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i think you will manage, i restarted freecodecamp last year December having previously done responsive web and the basics of Javascript and right now am finishing up on Quality Assurance projects(i have skipped data visualization projects though) and yet i mainly want to be a front-end dev but who wont sorely rely on his front-end skills to get a job. Building projects will cement your understanding, this is something i experienced with my first projects with no tutorials just me my laptop and google, from then on things are easier. I personally dont have a good portfolio though i have been procrastinating creating one forfar too long.

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Understanding how the whole stack works is very important: you don’t need to be an expert, but it is difficult to properly grasp many of the concepts related to client-side development (eg the ones related to how you get the data) if you haven’t actually tried playing around with things on the server side of the fence.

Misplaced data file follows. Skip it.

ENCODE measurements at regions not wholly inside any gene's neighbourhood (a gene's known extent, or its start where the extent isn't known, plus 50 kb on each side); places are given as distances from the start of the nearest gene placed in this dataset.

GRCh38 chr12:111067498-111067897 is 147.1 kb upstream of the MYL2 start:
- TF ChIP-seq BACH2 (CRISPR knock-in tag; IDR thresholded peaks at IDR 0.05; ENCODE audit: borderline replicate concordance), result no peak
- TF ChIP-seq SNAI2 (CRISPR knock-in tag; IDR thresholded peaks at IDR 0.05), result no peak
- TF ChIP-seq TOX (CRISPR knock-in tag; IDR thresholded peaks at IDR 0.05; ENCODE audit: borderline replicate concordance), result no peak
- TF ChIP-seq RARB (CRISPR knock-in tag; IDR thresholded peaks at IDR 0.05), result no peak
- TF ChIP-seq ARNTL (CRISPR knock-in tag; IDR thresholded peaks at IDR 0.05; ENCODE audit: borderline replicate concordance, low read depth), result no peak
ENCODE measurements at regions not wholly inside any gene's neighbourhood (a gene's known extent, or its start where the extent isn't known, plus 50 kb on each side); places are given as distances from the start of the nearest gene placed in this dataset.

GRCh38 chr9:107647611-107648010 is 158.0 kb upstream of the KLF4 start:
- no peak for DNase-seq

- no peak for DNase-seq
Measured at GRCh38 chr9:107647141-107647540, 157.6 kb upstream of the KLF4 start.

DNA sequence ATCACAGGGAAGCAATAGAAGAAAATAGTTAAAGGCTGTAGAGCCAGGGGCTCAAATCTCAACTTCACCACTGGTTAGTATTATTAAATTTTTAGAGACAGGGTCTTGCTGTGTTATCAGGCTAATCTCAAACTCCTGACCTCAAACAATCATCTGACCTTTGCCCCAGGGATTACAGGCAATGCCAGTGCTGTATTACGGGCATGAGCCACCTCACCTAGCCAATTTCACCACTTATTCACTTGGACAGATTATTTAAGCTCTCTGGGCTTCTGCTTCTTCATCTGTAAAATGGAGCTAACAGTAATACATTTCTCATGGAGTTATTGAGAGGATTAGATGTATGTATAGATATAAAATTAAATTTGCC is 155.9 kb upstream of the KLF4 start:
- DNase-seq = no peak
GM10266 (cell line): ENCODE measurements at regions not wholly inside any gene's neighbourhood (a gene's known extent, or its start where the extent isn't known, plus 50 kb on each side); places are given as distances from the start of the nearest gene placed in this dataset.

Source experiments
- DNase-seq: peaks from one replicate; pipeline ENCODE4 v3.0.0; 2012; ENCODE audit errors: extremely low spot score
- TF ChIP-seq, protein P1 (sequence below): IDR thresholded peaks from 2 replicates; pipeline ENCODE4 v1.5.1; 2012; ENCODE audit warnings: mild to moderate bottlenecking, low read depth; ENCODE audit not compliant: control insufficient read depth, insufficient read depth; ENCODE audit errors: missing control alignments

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That’s a good way of thinking thanks dude i appreciate your responses it is def helpful and also good luck in your carrier :slight_smile:

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A great way to put it out there. would it be okay if i start building my own portfolio from now on before finishing the back-end sections ?

you should have already started your protfolio - wasn’t that one of the projects for the Responsive Web Development cert? :stuck_out_tongue:

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Yes of course I did ! :slight_smile: but now i’m thinking about building something more professional and less ugly hah

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thank you, goodluck to you too

Same case on my end lol

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I agree 100%. People always talk about API, end point, http methods, performing CRUD operations e.t.c. Unless you have a basic understanding of the backend, you will always be wondering what people are referring to. It is important to have some basic understanding of the backend even if your interest is to be a frontend developer. In fact after taking a basic mongoDB, mongoose, express course i have come to like backend more than frontend.

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Don’t aim to become a specialist if your just starting out. Aiming for this will only close doors before even giving them a chance, let alone remove ways for you to expand your “knowledge horizon” and potentially shutting out potential job offers if that is your “endgame”.